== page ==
The Other Side of the Coin for Income Tax Cuts: Structural Deficit Reopens
The state’s structural deficit is projected to re-open in coming years, thanks largely to the income tax cut proposed by Governor Walker and other recent tax cuts.
In 2013, the state’s General Fund is projected to have a structural balance of $146 million, which means that revenues were greater than state spending by that amount. But in coming years, state spending is projected to outstrip revenues, creating a structural imbalance that rises to nearly $350 million in 2017, as shown in the chart below. Based on these Department of Administration projections, state lawmakers would need to fill a hole of more than $600 million in the 2015-17 budget.
In the past, Governor Walker has placed a great deal of emphasis on the need to bring state spending in line with revenues. In his budget proposal for the 2009-11 budget, Walker pointed out that his budget reduced the structural deficit to an all-time low in the history of tracking this measure. He accomplished this by making very significant cuts in state spending.
Some opinion-makers are surprised that Governor Walker’s new budget proposal grows the structural deficit. The budget proposal increases the deficit largely by introducing a new income tax cut that will reduce state tax revenues by about $170 million a year. A number of phased-in tax cuts also contribute to the future mismatch between state revenues and spending.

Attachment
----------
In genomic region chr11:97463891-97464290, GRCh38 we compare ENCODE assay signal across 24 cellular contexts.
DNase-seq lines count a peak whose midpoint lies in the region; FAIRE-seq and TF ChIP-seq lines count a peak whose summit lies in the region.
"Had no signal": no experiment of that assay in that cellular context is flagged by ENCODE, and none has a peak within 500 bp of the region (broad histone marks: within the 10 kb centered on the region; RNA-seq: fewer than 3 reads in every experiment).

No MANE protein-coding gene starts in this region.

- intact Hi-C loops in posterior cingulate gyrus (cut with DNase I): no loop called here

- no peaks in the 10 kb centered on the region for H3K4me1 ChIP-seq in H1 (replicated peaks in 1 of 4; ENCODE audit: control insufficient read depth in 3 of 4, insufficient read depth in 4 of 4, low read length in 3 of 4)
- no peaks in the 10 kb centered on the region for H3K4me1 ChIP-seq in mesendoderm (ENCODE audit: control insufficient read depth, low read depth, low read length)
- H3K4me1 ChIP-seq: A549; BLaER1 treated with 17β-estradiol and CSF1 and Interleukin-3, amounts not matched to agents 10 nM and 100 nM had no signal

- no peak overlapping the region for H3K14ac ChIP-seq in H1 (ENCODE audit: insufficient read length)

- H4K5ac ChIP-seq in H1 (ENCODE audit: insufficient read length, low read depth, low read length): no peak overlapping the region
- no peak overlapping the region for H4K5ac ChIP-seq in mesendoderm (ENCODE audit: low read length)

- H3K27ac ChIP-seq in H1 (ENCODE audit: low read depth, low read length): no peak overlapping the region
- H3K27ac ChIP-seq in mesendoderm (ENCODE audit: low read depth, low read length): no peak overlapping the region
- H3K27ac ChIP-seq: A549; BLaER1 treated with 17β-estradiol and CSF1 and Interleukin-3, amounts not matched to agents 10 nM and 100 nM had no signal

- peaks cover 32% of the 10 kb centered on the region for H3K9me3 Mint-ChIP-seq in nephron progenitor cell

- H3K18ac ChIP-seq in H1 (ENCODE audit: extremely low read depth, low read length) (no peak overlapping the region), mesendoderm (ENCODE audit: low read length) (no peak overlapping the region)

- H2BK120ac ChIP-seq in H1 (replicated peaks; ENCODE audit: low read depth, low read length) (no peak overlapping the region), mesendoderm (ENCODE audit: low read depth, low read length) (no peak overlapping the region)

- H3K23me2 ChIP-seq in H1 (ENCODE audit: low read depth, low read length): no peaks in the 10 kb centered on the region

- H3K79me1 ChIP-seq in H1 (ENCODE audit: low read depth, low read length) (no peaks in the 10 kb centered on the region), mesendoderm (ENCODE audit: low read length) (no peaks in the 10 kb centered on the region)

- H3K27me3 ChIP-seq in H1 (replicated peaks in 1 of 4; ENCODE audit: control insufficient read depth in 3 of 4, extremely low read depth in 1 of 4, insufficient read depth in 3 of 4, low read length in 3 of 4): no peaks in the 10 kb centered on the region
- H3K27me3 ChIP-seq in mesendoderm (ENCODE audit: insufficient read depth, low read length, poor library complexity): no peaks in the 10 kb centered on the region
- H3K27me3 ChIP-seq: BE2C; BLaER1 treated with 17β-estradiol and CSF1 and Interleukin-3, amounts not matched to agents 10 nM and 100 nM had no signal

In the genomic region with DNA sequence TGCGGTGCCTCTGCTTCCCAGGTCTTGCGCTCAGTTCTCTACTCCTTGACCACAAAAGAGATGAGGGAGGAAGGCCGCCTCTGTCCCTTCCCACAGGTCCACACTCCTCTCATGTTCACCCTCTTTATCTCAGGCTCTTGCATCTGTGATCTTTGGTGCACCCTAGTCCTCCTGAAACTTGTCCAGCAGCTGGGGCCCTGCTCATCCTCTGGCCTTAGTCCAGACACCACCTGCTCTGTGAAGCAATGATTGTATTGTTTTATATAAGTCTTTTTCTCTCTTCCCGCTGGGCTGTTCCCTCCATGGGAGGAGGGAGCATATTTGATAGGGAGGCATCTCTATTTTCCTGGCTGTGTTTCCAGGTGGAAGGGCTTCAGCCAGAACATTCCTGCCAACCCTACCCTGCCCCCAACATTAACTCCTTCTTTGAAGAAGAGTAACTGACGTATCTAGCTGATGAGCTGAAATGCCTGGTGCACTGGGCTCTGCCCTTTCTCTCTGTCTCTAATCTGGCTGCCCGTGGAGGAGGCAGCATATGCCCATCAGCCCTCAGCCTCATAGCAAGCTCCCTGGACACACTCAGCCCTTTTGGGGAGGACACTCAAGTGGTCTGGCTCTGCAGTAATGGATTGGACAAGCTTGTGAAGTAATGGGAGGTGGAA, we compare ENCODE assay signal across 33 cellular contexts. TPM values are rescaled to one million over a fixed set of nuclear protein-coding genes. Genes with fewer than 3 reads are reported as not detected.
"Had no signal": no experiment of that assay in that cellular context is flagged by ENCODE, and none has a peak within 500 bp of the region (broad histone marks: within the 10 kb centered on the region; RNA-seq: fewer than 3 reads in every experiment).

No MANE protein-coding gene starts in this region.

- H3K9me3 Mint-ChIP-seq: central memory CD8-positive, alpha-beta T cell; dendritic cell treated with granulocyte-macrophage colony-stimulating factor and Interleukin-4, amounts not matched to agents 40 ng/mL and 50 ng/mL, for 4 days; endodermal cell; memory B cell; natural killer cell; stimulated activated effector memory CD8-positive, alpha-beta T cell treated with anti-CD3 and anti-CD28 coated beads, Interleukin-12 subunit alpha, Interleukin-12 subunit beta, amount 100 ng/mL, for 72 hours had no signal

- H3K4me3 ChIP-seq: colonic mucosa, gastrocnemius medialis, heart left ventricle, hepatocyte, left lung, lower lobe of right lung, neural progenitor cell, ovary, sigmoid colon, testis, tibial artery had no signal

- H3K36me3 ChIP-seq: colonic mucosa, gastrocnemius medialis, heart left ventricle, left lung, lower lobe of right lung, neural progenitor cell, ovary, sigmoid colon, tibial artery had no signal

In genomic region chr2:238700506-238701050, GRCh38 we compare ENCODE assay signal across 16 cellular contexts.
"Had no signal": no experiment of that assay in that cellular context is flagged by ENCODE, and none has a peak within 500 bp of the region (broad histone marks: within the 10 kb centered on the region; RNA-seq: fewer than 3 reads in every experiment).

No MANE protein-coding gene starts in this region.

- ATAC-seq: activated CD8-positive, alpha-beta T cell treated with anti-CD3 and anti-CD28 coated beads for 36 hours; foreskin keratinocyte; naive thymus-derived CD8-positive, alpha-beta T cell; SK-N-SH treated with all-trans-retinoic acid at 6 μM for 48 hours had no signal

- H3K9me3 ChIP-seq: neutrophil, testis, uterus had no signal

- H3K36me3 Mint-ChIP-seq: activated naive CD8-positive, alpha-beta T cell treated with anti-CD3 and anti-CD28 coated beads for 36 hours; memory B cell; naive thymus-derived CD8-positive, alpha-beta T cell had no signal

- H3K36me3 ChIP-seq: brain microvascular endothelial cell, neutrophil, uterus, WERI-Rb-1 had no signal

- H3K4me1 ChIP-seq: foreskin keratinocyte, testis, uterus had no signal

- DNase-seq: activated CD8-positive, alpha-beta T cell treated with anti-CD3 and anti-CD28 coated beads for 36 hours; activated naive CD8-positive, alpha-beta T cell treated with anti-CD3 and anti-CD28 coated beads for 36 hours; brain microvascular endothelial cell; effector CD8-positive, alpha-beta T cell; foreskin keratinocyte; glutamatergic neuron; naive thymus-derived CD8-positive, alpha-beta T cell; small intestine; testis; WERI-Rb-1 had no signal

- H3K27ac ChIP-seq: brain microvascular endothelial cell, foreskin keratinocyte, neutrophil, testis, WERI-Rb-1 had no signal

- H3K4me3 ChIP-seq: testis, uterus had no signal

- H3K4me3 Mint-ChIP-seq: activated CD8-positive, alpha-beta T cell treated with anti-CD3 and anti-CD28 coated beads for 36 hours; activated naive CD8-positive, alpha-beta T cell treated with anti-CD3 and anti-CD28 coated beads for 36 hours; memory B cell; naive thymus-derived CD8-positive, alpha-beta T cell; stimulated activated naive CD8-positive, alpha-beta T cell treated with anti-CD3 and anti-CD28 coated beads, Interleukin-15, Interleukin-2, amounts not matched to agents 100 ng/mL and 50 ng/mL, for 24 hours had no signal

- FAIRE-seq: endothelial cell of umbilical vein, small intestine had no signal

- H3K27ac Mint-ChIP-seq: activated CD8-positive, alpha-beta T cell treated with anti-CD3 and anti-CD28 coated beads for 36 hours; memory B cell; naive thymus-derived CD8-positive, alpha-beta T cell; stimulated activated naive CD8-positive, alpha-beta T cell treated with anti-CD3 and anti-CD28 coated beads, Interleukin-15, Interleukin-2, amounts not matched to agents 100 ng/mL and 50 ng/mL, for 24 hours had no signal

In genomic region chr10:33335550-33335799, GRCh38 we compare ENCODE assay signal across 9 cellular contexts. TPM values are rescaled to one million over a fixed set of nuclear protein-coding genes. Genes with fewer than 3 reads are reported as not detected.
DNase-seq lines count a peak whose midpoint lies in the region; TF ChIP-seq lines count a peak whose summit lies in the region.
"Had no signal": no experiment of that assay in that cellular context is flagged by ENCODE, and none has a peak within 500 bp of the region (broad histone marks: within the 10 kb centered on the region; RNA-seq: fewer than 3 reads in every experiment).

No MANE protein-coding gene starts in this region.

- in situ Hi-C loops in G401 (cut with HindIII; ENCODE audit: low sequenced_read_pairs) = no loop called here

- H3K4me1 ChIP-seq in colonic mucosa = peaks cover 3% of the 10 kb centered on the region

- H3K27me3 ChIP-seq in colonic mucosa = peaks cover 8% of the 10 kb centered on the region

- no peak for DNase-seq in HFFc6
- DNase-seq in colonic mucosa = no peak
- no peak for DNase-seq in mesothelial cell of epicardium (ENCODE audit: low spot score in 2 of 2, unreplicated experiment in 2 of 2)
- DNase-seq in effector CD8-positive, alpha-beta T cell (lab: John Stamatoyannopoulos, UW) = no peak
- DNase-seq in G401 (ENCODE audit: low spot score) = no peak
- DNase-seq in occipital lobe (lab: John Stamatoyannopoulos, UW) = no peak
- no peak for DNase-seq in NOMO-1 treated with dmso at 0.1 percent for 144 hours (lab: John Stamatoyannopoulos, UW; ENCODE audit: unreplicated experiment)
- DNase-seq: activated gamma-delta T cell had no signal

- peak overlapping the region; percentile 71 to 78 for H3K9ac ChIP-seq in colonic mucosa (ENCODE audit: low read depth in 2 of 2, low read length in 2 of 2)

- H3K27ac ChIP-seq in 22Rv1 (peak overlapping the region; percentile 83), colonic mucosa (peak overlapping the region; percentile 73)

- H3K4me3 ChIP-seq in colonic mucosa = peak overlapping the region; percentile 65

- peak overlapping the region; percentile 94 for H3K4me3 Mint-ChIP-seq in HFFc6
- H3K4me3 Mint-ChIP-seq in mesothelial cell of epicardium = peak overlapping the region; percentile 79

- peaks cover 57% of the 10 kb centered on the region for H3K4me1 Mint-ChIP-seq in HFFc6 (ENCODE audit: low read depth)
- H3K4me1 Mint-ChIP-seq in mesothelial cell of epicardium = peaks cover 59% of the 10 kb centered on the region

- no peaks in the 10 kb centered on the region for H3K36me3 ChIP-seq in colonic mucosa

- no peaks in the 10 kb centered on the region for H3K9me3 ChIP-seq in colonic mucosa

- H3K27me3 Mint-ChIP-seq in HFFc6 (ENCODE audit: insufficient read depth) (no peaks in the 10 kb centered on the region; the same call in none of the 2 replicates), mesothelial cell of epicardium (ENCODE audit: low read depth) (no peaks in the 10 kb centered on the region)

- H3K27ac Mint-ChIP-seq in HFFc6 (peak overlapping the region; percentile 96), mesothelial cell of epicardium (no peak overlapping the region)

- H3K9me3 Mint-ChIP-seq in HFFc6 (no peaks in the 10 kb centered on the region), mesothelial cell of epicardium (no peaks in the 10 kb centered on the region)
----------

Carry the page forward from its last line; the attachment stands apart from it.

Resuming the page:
Over the last 10-15 years, Wisconsin’s budgets on paper were very narrowly balanced, and in fact really weren’t, because they were passing forward structural problems from budget to budget. To the governor’s credit, in the last budget they spent a lot of political capital to get those budget balances up…So, it’s sort of 2-3 years of a lot of pain and suffering to improve these basic budget measures, and then sort of turn around and give up some of the progress. It’s sort of ironic.
It’s possible that revenues might be lower than projected in future years, widening the mismatch between tax revenue and state spending. That’s because the revenue projections made in January are based on economic forecasts that assumed that no cuts would be made from the sequester in 2013, and that Congress will replace the sequester with a balanced package of new revenues and spending cuts, which would go into effect starting in 2014. So far that assumption hasn’t panned out, and the negative effects of sequester on the economy could mean that revenue projections for the future were overly optimistic. If revenues come in at levels lower than projected, the structural deficit could increase even more.
In recent weeks there has been a great deal of discussion and debate about how the proposed tax cut would be distributed. Although that is a very important issue, the more fundamental question is whether we want Wisconsin to return to the practice of starting each biennium in a deep budget hole.
Tamarine Cornelius & Jon Peacock